10 Little Things You Can Do That Will Help You Save More Money Every Day
High expenses are partly to blame, according to the survey. Jobs that don’t pay enough, debt, and sheer procrastination are other obstacles.
Whatever the reason for your skimpy savings account, there are things you can do to turn it around. Sure, significantly increasing your income (or drastically reducing your expenses) is the quickest path to increasing your savings. But you can also make small, virtually painless changes that will help you save more and spend less.
1. Cut one vice
Is buying a scratch-off ticket part of your daily routine? Are you addicted to diet Coke? Can’t stop hitting the vending machine at work to cure your mid-afternoon munchies? Americans spend nearly $3,000 a year on financial vices like takeout food and lottery tickets, according to Bankrate. Try cutting one of these small, unnecessary expenses from your budget and save that money instead.
2. Unsubscribe from promo emails
The next time a promo email advertising a 50% off sale lands in your email inbox, click “unsubscribe.” Those messages promise savings, but they also entice you to spend. Avoid the temptation by removing yourself from store mailing lists.
3. Get cash back
Download a cash back or rewards app like ShopKick, iBotta, and Ebates that will pay you to shop. Usually, you’ll get rewards for shopping through a certain website or for submitting receipts. Just be careful not to let the promise of savings trick you into spending more than you intend. Frugal for Less has rounded up some of the best cash back shopping apps here.
4. Use Trim to cancel unwanted subscriptions
Monthly subscription services are all the rage these days, but if you’re not careful, they can drain your bank account. Trim will comb through your account transactions and find recurring charges. If you’re still paying for a service you don’t use, like Netflix or your gym membership, you can tell Trim to cancel it for you.
5. Get a library card
If you’re not using your public library, you’re missing out. Yes, you can still head to the library to check out the latest bestsellers rather than buying them on Amazon. But most public libraries let you check out ebooks, audiobooks, and digital magazines as well. Most have DVDs you can borrow. Some offer free classes, job-hunting resources, and even tools for rent or seed libraries.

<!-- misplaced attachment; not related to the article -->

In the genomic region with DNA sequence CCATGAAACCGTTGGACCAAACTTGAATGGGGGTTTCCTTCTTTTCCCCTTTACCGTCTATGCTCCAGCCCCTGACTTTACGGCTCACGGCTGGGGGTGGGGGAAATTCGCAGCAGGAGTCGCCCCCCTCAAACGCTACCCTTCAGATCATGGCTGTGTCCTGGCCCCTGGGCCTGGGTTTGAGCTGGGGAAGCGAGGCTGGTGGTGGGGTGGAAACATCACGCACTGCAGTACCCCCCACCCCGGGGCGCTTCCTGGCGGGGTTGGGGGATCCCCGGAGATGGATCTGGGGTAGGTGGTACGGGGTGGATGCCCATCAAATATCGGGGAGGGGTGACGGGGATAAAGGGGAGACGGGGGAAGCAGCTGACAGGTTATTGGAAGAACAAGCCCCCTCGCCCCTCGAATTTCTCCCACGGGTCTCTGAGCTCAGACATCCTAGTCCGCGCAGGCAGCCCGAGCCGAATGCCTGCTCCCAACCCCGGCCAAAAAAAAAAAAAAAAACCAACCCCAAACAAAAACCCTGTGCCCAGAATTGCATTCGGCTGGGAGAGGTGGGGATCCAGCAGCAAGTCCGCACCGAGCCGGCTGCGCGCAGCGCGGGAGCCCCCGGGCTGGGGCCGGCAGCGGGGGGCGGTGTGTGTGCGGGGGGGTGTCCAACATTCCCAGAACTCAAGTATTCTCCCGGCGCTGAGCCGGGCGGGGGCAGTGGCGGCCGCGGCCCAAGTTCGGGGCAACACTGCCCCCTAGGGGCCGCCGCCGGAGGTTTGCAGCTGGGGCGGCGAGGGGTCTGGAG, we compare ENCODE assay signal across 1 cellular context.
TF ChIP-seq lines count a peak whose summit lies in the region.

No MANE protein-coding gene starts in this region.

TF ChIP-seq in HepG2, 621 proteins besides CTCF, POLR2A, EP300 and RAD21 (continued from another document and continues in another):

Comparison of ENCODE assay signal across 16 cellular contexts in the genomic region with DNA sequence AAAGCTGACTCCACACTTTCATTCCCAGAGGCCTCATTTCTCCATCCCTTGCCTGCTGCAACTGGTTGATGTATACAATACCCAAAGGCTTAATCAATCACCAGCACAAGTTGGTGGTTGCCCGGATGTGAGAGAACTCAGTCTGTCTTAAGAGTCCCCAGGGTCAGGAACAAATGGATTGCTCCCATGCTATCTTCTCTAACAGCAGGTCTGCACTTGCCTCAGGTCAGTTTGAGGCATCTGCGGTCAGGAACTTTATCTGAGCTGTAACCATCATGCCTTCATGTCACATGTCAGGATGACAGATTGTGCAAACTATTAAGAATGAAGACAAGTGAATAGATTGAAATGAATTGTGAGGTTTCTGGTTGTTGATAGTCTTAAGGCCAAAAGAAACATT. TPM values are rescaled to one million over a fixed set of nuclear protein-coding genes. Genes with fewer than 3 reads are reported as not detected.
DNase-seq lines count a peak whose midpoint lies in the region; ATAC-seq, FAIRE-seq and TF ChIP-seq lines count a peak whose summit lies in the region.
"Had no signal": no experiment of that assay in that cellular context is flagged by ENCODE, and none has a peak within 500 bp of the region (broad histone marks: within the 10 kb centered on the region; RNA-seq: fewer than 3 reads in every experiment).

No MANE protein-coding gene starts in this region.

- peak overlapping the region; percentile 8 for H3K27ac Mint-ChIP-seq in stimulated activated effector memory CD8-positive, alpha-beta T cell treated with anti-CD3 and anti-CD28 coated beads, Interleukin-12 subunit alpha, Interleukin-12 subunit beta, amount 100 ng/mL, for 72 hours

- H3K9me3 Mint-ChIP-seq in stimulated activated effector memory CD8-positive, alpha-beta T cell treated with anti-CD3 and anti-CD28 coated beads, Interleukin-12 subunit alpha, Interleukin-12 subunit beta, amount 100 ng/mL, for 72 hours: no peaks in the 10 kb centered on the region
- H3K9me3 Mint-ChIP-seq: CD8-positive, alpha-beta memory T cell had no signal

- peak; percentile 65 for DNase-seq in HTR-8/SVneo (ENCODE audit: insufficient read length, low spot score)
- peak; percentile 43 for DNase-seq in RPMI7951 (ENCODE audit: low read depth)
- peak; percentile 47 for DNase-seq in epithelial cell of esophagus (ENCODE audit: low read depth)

6. Try the 24-hour rule
If impulse purchases trip you up, try this trick: The next time you’re tempted to buy something you don’t need, wait 24 hours. If you still really want the item a day later, consider purchasing it (but only if you can afford it!). But chances are, you’ll have forgotten about it entirely.
7. Check your tire pressure
Driving around on improperly inflated tires could be costing you as much as $65 a year in extra fuel costs, according to RightPSI. You can check your tire pressure yourself using an inexpensive gauge or head to a tire shop like Goodyear or Discount Tire, where they’ll do the check for free.
8. Embrace store brands
If you tend to buy name-brand products, try switching to cheaper store brand products. You may not notice a difference in quality, but you will notice a difference in price. Store brands are usually 15% to 30% cheaper than their name-brand counterparts, according to Consumer Reports.
9. Save your spare change, virtually
Back when cash was king, many people saved by tossing their spare change in a piggy back. Now, a range of apps let you do the same thing, only digitally. Acorns, Qapital, Chime, Digit, and other apps transfer small amounts of money – digital “spare change” from your bank account to savings or investment accounts. One app, Qoins, even uses your savings to pay off debt. If you don’t have much money to save, these apps can be an easy way to get started.
10. Pay yourself first
Successful savers tend to follow one simple rule: They pay themselves first. Before you pay your bills or head to the grocery store on payday, set aside some of your earnings for yourself. (An automatic transfer to your savings account makes it easy and painless.) If your budget is tight, this amount might be small – just a few dollars from every paycheck. But even small amounts add up and get you in savings habit.
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